Eyes. Marfan syndrome can also give you severe eye problems. More often, you might have dislocated lens in either or both of your eyes. The role of the lens is to focus light to enable you to see properly. With Marfan syndrome, your lens will either shift to the side, up or down. This is usually one of the first symptoms that someone might have Marfan syndrome.

Apart from that, you might become nearsighted, develop early glaucoma or cataracts. There are people who have reported a detached retina.

Nervous System. The spinal cord and brain are surrounded by fluid that acts as support. The fluid is in turn covered by a substance known as dura. When you have Marfan syndrome, the dura will be stretched beyond its limits and might become too weak to offer the necessary support that your brain and spinal cord needs. This is a condition referred to as dural ectasia. As you grow older, it becomes worse, and as a result, your spine will become weaker.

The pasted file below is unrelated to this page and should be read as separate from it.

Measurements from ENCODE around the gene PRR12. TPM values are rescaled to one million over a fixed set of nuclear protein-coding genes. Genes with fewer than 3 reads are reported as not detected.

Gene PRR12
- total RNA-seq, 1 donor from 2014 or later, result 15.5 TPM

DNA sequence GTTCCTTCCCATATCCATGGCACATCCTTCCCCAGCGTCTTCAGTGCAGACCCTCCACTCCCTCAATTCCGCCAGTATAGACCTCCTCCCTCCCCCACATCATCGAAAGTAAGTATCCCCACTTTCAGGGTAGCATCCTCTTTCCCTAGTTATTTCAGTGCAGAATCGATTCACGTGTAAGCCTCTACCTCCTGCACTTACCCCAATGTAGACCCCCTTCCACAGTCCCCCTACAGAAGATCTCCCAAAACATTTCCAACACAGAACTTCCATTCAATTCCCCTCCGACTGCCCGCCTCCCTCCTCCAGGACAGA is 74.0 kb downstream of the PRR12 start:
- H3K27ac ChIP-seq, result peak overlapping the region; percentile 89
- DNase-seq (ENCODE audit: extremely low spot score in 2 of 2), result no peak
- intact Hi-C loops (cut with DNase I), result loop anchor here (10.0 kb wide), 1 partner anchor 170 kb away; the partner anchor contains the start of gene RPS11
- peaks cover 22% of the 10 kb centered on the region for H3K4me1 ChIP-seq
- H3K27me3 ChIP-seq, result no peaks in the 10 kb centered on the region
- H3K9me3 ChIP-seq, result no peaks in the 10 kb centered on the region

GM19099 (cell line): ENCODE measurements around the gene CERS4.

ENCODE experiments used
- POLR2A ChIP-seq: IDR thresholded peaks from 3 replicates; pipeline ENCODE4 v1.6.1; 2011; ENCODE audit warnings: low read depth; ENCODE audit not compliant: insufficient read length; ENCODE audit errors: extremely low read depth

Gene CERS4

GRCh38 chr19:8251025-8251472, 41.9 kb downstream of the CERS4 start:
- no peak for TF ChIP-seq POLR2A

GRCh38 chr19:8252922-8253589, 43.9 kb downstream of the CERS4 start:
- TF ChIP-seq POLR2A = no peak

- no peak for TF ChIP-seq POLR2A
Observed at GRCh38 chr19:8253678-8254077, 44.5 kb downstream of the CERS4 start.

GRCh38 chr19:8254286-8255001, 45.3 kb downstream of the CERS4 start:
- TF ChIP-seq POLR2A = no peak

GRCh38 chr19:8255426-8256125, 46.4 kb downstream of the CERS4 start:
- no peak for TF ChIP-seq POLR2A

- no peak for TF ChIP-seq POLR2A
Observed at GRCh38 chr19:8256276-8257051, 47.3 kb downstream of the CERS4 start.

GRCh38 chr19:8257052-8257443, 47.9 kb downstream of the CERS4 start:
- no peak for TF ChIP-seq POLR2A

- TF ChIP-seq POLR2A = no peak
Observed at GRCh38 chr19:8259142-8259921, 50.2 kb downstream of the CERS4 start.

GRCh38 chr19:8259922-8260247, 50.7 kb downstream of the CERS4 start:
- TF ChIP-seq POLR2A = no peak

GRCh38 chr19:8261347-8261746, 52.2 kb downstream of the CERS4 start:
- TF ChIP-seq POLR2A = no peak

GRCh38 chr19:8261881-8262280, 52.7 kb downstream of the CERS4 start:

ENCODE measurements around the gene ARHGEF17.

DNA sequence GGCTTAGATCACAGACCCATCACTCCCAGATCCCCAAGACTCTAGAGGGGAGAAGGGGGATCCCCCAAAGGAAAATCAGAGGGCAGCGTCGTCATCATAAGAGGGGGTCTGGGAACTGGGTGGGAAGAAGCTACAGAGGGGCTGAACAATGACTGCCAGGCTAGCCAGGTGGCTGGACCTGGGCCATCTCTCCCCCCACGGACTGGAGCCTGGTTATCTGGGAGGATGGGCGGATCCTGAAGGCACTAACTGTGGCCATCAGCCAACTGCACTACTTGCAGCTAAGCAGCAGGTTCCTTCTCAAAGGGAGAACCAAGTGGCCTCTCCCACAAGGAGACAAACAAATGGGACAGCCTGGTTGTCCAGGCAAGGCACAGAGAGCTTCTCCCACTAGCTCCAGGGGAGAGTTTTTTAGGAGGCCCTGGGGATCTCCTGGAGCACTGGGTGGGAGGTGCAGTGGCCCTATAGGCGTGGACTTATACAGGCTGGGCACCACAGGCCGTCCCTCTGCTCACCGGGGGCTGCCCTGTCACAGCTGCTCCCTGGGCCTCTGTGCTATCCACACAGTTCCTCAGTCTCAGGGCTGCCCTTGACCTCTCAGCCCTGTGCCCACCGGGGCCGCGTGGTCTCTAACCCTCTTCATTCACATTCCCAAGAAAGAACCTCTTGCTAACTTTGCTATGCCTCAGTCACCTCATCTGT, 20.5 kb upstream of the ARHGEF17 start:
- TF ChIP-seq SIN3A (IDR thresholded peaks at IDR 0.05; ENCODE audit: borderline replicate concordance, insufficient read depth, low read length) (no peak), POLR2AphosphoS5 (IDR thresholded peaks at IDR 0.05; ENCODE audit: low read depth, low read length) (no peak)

The common symptoms that you might have dural ectasia include abdominal pain, lower back pain, numbness in your legs and headache. As you can see, these are also symptoms that are common to a host of medical conditions. Because of this reason, you should get in touch with your doctor so that they can assess and rule out the possibility of Marfan syndrome.

Lungs. With Marfan syndrome, you are always at risk of your lungs collapsing suddenly. This is a condition referred to as pneumothorax. Air will build up in the space between the chest wall and your lungs. If the buildup is too much, the lungs eventually collapse. How do you tell whether you have a collapsed lung? You will suddenly be feeling pain on one side of the lungs, and short breath.